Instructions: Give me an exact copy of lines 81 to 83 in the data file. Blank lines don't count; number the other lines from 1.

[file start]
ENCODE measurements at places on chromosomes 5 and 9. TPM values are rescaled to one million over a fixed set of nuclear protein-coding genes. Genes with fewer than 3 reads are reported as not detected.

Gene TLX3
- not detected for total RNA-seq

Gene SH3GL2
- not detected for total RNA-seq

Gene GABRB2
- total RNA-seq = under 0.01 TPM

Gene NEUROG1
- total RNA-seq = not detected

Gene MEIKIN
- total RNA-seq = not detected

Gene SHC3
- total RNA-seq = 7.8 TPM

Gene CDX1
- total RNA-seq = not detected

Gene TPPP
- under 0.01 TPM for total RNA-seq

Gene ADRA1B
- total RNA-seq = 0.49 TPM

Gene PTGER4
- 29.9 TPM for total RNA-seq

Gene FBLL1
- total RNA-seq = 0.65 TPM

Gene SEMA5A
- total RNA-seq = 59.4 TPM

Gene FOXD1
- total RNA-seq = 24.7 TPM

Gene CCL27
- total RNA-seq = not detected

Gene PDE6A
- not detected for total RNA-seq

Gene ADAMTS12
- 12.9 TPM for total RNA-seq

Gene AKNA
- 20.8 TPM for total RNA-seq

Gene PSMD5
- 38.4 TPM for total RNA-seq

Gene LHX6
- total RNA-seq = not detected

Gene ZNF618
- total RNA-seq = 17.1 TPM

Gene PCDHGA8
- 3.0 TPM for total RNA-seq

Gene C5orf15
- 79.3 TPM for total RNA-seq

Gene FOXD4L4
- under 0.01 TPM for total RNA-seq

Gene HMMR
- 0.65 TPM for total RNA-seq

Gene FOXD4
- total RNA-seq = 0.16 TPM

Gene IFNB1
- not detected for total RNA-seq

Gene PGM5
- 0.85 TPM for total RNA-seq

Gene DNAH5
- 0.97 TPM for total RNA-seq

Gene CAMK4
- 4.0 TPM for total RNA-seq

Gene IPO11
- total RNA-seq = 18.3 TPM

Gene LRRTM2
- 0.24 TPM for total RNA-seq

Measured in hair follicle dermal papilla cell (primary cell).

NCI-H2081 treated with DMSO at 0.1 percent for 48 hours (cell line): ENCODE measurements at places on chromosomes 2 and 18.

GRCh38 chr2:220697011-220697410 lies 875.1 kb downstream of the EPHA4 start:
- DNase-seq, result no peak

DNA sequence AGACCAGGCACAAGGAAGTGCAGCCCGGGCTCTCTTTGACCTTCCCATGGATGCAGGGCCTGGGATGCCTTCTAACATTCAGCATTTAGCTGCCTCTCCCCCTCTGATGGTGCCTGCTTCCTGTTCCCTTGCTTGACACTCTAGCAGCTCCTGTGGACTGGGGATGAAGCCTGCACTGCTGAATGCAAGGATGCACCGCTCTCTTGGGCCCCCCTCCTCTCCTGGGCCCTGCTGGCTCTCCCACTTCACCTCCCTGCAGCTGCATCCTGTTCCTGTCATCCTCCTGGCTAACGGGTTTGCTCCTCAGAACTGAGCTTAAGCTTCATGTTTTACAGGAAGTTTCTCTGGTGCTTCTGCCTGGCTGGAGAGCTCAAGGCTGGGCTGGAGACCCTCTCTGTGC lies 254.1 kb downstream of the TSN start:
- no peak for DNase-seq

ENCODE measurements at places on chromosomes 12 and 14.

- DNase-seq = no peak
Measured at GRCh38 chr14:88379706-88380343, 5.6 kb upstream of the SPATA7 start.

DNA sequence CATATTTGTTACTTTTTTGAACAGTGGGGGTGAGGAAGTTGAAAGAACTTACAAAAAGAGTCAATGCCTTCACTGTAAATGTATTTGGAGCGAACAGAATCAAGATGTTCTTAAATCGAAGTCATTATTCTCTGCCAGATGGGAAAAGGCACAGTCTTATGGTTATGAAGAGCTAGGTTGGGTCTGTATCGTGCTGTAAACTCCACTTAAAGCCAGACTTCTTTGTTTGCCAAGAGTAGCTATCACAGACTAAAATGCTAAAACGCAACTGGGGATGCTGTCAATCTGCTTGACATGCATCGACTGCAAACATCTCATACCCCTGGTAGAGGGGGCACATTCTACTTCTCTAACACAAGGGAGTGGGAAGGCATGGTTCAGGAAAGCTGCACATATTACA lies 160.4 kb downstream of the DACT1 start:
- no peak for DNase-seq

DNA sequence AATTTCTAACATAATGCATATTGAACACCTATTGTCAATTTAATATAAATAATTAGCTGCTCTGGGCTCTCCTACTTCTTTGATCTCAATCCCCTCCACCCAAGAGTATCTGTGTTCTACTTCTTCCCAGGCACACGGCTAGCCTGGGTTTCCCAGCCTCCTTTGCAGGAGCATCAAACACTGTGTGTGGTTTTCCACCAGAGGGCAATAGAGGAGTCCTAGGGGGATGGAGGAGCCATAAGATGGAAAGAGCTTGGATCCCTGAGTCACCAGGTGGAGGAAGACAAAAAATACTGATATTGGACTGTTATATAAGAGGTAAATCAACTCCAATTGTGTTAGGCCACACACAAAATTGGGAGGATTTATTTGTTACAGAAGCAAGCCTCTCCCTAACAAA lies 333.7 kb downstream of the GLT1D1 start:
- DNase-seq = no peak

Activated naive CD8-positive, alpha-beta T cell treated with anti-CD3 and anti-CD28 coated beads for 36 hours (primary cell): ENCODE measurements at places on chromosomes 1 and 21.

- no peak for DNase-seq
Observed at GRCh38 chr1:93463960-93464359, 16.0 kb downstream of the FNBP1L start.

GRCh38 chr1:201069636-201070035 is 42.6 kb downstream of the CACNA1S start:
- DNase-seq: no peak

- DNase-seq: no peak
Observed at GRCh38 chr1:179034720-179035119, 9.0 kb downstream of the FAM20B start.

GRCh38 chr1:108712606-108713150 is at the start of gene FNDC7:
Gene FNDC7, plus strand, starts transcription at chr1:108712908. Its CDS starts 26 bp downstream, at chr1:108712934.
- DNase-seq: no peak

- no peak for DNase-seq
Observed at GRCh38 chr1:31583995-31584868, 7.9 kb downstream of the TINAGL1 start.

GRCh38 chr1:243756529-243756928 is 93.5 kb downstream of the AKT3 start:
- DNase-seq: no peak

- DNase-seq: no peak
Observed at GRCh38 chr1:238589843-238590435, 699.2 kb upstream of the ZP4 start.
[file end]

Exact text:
- DNase-seq: no peak

- DNase-seq: no peak
Observed at GRCh38 chr1:179034720-179035119, 9.0 kb downstream of the FAM20B start.